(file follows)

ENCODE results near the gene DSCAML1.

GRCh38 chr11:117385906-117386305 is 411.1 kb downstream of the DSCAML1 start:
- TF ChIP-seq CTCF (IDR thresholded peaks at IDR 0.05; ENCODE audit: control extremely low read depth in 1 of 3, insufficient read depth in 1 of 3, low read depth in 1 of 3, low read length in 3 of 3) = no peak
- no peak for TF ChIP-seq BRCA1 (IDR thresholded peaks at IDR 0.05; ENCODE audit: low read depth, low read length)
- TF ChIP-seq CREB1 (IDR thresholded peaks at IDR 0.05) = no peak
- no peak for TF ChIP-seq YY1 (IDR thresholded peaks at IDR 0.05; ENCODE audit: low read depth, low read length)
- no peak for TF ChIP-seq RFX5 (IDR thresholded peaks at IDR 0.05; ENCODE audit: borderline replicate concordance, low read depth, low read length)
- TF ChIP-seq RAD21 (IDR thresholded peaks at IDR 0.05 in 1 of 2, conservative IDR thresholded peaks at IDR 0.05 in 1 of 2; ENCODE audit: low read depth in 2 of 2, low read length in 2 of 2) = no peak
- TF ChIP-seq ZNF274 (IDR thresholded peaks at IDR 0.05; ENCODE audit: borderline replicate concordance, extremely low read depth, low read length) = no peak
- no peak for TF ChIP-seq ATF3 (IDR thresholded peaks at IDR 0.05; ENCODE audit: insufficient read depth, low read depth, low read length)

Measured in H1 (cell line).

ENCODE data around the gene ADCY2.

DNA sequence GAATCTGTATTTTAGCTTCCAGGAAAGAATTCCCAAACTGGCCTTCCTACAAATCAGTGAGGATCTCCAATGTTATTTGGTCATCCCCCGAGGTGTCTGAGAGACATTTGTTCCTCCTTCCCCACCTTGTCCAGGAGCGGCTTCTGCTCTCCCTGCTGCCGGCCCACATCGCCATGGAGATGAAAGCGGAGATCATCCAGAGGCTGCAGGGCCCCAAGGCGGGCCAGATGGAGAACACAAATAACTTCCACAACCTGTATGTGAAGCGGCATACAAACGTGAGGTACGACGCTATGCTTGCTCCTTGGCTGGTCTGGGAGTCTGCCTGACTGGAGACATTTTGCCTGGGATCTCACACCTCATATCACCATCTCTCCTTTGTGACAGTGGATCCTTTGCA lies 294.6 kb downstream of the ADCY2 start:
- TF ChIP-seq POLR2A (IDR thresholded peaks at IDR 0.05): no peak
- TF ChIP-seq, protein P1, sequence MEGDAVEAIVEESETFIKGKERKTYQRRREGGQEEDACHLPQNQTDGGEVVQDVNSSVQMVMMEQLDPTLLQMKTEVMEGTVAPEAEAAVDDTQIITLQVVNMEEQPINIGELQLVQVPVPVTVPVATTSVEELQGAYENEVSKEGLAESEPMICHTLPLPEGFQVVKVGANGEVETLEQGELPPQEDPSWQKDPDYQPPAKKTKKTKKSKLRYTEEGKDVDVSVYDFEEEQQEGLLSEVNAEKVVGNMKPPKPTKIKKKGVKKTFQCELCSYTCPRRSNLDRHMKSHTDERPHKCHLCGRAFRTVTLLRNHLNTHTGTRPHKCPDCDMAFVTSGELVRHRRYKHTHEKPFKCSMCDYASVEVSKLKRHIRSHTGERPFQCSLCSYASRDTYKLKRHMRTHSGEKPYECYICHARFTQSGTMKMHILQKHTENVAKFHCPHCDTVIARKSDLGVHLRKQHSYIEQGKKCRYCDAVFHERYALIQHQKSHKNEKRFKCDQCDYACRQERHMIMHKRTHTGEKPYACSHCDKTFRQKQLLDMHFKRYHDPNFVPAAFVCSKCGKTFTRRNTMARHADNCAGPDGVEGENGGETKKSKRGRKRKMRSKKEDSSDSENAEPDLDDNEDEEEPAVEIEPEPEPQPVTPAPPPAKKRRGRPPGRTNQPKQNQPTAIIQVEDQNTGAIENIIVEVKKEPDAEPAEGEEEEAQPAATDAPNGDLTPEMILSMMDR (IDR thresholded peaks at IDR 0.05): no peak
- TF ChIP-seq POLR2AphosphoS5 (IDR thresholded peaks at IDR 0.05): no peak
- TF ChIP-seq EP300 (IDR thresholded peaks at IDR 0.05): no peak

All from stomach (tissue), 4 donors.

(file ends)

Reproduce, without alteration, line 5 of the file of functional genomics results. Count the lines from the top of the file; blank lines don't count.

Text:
- TF ChIP-seq CREB1 (IDR thresholded peaks at IDR 0.05) = no peak